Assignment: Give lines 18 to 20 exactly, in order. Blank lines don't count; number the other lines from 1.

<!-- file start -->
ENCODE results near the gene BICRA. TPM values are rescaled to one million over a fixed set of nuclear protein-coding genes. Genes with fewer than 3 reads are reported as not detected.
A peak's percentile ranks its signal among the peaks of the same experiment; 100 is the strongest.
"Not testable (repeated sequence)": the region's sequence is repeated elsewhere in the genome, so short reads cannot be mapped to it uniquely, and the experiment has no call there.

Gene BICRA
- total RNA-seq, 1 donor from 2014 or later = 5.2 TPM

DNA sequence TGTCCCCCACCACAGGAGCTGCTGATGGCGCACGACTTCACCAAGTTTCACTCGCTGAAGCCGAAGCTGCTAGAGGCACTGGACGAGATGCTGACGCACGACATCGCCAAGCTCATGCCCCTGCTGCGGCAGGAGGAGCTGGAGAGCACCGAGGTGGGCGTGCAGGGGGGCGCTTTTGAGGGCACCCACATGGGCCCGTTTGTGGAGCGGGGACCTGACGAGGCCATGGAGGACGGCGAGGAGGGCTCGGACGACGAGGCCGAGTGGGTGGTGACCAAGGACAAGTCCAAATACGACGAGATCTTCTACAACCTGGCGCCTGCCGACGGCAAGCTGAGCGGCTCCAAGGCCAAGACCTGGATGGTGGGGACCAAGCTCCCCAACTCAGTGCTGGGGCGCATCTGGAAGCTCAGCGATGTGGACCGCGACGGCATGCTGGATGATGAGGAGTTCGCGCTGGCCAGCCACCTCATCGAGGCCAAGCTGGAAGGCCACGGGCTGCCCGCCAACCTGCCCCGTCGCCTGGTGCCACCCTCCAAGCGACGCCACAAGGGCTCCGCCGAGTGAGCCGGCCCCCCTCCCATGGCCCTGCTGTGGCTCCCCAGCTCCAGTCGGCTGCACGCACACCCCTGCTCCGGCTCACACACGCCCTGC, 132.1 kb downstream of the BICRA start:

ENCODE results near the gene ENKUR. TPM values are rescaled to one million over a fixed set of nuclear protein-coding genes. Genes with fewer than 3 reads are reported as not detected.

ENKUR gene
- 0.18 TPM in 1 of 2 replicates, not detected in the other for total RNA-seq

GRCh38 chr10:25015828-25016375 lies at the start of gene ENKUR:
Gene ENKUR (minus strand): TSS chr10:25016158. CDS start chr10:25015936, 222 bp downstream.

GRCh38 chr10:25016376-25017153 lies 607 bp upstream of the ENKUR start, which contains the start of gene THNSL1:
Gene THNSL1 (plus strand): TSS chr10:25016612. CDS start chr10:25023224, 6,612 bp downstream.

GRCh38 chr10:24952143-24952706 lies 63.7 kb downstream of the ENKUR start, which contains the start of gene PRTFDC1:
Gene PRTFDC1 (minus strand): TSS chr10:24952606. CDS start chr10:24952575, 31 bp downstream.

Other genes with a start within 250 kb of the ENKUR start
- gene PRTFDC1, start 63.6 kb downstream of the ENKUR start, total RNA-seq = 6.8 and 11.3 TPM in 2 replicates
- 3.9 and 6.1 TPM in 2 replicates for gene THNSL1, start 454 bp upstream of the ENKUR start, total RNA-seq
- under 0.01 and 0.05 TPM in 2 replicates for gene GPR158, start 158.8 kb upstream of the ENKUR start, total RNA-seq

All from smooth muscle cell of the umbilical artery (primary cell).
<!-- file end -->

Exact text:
- 3.9 and 6.1 TPM in 2 replicates for gene THNSL1, start 454 bp upstream of the ENKUR start, total RNA-seq
- under 0.01 and 0.05 TPM in 2 replicates for gene GPR158, start 158.8 kb upstream of the ENKUR start, total RNA-seq

All from smooth muscle cell of the umbilical artery (primary cell).